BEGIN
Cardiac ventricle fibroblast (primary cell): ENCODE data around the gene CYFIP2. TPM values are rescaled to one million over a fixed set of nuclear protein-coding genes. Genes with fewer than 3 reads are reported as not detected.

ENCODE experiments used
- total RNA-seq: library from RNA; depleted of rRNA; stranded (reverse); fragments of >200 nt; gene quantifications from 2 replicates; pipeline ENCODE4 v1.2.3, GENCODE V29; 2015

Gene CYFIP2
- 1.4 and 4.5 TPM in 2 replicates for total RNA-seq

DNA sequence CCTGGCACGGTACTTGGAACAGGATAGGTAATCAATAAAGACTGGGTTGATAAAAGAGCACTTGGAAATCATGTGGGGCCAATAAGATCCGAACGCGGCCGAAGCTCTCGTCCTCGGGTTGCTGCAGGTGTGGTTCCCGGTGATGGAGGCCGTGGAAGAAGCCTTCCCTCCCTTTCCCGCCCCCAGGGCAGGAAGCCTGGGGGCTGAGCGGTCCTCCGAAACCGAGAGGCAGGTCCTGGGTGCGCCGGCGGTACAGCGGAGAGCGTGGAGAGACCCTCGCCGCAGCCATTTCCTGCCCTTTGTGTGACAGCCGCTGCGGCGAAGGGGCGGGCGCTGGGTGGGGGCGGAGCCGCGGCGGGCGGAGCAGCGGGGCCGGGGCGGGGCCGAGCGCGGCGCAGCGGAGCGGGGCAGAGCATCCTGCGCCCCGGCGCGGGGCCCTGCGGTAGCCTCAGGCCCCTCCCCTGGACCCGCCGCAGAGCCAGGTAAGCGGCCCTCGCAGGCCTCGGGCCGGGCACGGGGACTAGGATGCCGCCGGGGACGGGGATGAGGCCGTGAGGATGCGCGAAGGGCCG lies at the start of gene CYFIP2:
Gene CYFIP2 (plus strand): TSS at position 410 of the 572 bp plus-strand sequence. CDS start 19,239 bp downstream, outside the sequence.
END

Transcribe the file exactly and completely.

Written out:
Cardiac ventricle fibroblast (primary cell): ENCODE data around the gene CYFIP2. TPM values are rescaled to one million over a fixed set of nuclear protein-coding genes. Genes with fewer than 3 reads are reported as not detected.

ENCODE experiments used
- total RNA-seq: library from RNA; depleted of rRNA; stranded (reverse); fragments of >200 nt; gene quantifications from 2 replicates; pipeline ENCODE4 v1.2.3, GENCODE V29; 2015

Gene CYFIP2
- 1.4 and 4.5 TPM in 2 replicates for total RNA-seq

DNA sequence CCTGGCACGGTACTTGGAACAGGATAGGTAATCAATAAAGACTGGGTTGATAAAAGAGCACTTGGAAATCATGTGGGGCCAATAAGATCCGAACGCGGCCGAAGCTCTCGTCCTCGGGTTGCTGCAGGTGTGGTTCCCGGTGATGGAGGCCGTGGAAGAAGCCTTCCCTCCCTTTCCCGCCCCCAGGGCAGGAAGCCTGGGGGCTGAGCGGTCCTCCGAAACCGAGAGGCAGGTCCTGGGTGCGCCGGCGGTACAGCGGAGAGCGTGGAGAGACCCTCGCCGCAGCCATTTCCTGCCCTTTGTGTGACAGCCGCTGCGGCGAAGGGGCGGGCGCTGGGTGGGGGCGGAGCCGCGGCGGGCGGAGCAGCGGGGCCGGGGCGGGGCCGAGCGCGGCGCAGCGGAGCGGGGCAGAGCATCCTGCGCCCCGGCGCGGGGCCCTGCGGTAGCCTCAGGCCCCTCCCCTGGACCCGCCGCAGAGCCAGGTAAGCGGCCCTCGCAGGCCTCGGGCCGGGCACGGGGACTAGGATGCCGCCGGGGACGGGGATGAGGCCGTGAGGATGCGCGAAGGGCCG lies at the start of gene CYFIP2:
Gene CYFIP2 (plus strand): TSS at position 410 of the 572 bp plus-strand sequence. CDS start 19,239 bp downstream, outside the sequence.